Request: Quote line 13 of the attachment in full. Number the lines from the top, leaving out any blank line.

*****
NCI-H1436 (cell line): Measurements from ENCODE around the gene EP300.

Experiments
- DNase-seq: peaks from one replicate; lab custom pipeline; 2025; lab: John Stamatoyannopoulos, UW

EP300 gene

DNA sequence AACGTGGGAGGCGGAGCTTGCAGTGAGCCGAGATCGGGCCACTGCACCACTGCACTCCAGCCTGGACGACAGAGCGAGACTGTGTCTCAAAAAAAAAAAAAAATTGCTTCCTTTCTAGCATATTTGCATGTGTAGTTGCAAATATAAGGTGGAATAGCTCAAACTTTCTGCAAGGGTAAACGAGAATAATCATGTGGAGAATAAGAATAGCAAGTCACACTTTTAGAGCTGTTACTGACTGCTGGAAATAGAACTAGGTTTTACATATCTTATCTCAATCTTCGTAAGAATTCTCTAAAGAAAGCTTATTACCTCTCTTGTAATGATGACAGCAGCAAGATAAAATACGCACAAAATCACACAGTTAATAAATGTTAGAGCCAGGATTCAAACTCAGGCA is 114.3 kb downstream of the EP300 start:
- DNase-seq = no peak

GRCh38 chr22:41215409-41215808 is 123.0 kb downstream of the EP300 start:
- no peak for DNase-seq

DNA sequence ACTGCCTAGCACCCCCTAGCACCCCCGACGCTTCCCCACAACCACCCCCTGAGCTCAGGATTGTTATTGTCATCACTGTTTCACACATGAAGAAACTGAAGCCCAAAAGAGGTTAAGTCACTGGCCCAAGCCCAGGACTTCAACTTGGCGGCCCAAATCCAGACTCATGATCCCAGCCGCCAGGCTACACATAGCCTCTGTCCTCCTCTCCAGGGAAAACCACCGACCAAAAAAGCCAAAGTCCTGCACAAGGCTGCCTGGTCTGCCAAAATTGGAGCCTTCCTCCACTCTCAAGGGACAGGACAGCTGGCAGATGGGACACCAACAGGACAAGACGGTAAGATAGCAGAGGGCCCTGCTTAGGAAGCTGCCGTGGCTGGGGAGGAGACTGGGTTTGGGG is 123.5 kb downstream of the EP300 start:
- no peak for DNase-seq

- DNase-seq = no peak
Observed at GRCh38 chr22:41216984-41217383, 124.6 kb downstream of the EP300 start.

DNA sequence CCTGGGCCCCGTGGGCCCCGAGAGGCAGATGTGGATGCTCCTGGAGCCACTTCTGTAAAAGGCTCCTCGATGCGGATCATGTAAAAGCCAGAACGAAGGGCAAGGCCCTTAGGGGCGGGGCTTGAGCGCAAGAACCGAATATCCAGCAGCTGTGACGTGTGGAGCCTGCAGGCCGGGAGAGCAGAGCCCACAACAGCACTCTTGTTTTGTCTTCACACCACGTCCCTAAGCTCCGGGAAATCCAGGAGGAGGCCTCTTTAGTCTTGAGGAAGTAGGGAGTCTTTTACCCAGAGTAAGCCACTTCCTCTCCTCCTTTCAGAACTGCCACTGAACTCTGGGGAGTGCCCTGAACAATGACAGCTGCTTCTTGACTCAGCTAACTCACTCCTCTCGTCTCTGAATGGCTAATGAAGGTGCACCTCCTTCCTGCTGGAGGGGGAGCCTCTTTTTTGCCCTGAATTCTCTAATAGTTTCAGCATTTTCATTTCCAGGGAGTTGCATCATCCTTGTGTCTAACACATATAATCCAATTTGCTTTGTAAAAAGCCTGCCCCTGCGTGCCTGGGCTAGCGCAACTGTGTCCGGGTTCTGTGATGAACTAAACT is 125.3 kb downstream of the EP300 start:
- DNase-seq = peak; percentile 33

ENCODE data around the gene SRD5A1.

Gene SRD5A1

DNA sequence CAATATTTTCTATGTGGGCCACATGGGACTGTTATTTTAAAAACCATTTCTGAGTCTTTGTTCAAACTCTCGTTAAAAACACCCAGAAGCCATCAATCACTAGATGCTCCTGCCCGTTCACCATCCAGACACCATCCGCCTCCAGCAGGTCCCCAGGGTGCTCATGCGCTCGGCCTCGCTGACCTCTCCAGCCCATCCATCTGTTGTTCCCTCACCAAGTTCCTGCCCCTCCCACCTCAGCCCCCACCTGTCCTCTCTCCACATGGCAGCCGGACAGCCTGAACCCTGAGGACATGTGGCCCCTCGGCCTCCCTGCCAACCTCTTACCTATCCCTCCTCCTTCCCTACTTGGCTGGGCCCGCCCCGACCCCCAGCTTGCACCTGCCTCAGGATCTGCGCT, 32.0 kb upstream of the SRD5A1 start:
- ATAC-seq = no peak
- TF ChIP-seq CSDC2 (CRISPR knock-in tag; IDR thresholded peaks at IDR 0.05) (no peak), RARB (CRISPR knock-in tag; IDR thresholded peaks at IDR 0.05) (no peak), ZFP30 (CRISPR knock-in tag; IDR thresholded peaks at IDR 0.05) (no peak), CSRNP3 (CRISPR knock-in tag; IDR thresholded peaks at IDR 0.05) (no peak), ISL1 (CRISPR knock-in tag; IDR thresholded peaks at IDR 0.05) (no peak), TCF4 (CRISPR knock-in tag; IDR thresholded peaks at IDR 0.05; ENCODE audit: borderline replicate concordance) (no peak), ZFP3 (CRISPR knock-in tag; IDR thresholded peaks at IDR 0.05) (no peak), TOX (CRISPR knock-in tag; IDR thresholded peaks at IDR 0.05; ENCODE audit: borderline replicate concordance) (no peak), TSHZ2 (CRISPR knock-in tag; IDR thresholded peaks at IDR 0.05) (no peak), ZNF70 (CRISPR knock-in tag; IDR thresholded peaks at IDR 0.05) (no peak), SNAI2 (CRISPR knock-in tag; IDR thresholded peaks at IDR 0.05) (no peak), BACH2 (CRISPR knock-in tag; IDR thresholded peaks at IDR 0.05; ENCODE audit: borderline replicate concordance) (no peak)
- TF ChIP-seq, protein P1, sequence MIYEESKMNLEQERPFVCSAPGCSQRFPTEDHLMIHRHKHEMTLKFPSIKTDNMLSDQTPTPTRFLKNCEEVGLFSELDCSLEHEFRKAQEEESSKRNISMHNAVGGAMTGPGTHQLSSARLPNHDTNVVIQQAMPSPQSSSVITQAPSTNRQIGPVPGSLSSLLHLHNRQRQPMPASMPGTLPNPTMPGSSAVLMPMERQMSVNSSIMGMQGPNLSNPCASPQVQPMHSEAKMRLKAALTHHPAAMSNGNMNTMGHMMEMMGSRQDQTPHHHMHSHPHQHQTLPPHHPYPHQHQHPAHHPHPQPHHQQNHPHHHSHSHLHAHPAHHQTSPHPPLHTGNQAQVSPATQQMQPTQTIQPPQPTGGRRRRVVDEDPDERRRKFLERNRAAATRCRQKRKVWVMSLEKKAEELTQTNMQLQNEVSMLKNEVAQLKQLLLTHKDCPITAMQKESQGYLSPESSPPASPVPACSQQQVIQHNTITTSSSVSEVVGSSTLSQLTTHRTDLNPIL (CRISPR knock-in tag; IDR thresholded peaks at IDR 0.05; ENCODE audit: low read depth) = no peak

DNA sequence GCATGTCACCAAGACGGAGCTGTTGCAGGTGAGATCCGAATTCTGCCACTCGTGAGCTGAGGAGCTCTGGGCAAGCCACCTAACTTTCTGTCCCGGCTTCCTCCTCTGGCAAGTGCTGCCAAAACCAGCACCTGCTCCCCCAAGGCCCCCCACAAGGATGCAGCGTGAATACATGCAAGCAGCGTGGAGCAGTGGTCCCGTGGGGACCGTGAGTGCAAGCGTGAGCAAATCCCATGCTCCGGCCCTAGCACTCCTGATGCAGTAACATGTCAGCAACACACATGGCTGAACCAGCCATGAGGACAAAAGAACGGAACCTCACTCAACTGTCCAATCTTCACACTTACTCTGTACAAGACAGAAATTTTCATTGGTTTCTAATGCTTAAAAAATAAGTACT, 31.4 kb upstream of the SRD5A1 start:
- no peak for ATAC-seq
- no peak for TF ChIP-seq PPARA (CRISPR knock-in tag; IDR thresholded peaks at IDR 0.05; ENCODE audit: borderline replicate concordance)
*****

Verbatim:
DNA sequence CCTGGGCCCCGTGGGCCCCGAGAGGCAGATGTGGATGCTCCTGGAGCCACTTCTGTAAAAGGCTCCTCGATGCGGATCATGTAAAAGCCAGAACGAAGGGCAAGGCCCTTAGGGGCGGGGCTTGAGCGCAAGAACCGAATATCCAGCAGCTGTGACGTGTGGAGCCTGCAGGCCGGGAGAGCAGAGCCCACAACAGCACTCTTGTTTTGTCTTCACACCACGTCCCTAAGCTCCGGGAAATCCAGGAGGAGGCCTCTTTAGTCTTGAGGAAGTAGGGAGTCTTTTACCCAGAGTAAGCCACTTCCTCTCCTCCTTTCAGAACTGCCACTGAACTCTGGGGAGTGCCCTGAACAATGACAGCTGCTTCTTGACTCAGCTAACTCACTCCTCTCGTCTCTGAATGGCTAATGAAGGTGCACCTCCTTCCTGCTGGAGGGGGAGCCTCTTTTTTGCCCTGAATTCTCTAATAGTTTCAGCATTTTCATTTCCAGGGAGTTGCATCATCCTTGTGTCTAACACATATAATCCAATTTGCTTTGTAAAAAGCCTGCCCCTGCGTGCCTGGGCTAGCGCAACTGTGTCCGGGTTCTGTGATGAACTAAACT is 125.3 kb downstream of the EP300 start: